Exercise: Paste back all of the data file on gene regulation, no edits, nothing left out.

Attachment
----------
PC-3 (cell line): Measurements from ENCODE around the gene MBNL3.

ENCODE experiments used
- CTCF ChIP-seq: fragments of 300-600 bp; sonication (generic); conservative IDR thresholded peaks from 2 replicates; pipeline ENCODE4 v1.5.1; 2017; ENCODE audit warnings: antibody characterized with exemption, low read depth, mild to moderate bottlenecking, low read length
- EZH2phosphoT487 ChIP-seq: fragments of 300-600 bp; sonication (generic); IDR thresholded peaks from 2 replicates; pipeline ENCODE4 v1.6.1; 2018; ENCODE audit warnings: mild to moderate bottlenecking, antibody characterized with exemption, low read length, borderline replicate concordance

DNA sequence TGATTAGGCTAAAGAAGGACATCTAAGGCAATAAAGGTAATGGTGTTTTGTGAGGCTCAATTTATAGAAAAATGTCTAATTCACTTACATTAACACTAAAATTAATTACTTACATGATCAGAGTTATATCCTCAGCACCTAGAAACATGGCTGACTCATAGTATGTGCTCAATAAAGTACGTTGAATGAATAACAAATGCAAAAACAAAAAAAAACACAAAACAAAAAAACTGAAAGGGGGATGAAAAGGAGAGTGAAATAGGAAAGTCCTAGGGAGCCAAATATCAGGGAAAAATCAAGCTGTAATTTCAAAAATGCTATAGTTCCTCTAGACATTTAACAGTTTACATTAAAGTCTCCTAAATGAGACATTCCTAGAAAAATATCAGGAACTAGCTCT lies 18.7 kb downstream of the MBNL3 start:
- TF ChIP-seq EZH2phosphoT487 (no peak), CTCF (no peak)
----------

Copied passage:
PC-3 (cell line): Measurements from ENCODE around the gene MBNL3.

ENCODE experiments used
- CTCF ChIP-seq: fragments of 300-600 bp; sonication (generic); conservative IDR thresholded peaks from 2 replicates; pipeline ENCODE4 v1.5.1; 2017; ENCODE audit warnings: antibody characterized with exemption, low read depth, mild to moderate bottlenecking, low read length
- EZH2phosphoT487 ChIP-seq: fragments of 300-600 bp; sonication (generic); IDR thresholded peaks from 2 replicates; pipeline ENCODE4 v1.6.1; 2018; ENCODE audit warnings: mild to moderate bottlenecking, antibody characterized with exemption, low read length, borderline replicate concordance

DNA sequence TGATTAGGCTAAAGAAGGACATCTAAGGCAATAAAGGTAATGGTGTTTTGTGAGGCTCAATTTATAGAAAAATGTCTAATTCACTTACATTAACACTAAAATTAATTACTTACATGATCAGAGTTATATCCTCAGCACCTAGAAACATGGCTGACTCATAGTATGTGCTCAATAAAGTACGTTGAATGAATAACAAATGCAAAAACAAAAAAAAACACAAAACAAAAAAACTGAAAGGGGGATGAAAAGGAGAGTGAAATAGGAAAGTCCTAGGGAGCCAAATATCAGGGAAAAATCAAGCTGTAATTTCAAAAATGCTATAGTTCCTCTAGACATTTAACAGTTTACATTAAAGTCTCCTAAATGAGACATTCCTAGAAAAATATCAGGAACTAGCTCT lies 18.7 kb downstream of the MBNL3 start:
- TF ChIP-seq EZH2phosphoT487 (no peak), CTCF (no peak)